Muscle-specific kinase myasthenia gravis IgG4 autoantibodies cause severe neuromuscular junction dysfunction in mice

Rinse Klooster, Jaap J. Plomp, Maartje G. Huijbers, Erik H. Niks, Kirsten R. Straasheijm, Frank J. Detmers, Pim W. Hermans, Kevin Sleijpen, Aad Verrips, Mario Losen, Pilar Martinez-Martinez, Marc H. De Baets, Silvere M. van der Maarel, Jan J. Verschuuren*

*Corresponding author for this work

Research output: Contribution to journalArticleAcademicpeer-review

131 Citations (Web of Science)

Abstract

Myasthenia gravis is a paralytic disorder with autoantibodies against acetylcholine receptors at the neuromuscular junction. A proportion of patients instead has antibodies against muscle-specific kinase, a protein essential for acetylcholine receptor clustering. These are generally of the immunoglobulin-G4 subclass and correlate with disease severity, suggesting specific myasthenogenic activity. However, immunoglobulin-G4 subclass antibodies are generally considered to be 'benign' and direct proof for their pathogenicity in muscle-specific kinase myasthenia gravis (or other immunoglobulin-G4-associated disorders) is lacking. Furthermore, the exact electrophysiological synaptic defects caused at neuromuscular junctions by human anti-muscle-specific kinase autoantibodies are hitherto unknown. We show that purified immunoglobulin-G4, but not immunoglobulin-G1-3, from patients with muscle-specific kinase myasthenia gravis binds to mouse neuromuscular junctions in vitro, and that injection into immunodeficient mice causes paralysis. Injected immunoglobulin-G4 caused reduced density and fragmented area of neuromuscular junction acetylcholine receptors. Detailed electrophysiological synaptic analyses revealed severe reduction of postsynaptic acetylcholine sensitivity, and exaggerated depression of presynaptic acetylcholine release during high-rate activity, together causing the (fatigable) muscle weakness. Intriguingly, compensatory transmitter release upregulation, which is the normal homeostatic response in acetylcholine receptor myasthenia gravis, was absent. This conveys extra vulnerability to neurotransmission at muscle-specific kinase myasthenia gravis neuromuscular junctions. Thus, we demonstrate that patient anti-muscle-specific kinase immunoglobulin-G4 is myasthenogenic, independent of additional immune system components, and have elucidated the underlying electrophysiological neuromuscular junction abnormalities.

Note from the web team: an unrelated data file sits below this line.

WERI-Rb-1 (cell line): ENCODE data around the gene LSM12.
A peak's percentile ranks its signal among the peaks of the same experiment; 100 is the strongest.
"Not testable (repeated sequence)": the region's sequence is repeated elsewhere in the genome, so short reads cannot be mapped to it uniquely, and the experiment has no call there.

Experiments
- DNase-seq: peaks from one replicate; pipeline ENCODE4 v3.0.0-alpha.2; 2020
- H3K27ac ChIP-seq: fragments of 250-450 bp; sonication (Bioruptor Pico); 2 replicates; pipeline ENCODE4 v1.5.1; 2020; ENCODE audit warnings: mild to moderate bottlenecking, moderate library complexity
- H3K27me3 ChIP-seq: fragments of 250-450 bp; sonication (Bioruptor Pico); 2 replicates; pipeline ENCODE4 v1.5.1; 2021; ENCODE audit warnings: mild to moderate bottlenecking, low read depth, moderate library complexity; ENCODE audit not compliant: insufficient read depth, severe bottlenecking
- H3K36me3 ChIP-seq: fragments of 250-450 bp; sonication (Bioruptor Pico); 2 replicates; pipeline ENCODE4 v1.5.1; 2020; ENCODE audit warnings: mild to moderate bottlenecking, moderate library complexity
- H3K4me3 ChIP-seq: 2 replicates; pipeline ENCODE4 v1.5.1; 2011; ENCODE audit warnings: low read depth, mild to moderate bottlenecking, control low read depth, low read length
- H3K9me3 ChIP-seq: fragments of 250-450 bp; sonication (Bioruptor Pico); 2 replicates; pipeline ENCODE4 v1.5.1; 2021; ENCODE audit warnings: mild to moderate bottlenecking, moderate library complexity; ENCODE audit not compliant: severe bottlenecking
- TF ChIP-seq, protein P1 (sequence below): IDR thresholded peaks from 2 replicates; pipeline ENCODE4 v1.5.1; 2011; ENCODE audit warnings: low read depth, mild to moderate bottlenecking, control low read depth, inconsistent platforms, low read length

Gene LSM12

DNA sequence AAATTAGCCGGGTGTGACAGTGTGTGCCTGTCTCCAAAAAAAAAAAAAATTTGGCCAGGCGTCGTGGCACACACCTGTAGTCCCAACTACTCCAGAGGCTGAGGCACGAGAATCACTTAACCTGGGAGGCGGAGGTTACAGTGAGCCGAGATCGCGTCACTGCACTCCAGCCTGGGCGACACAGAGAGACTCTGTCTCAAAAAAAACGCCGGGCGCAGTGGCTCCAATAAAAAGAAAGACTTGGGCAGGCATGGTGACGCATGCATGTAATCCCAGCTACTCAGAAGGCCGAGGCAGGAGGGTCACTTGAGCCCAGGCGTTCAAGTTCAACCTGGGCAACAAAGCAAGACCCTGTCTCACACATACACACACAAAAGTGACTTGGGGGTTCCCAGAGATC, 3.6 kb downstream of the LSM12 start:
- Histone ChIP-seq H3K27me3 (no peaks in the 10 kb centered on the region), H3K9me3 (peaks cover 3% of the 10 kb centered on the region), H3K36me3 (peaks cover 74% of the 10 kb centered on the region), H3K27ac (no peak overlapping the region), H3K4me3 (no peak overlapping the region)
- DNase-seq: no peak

Original languageEnglish
Pages (from-to)1081-1101
JournalBrain
Volume135
DOIs
Publication statusPublished - Apr 2012

Keywords

  • muscle-specific kinase
  • myasthenia gravis
  • autoantibodies
  • neuromuscular junction
  • electrophysiology

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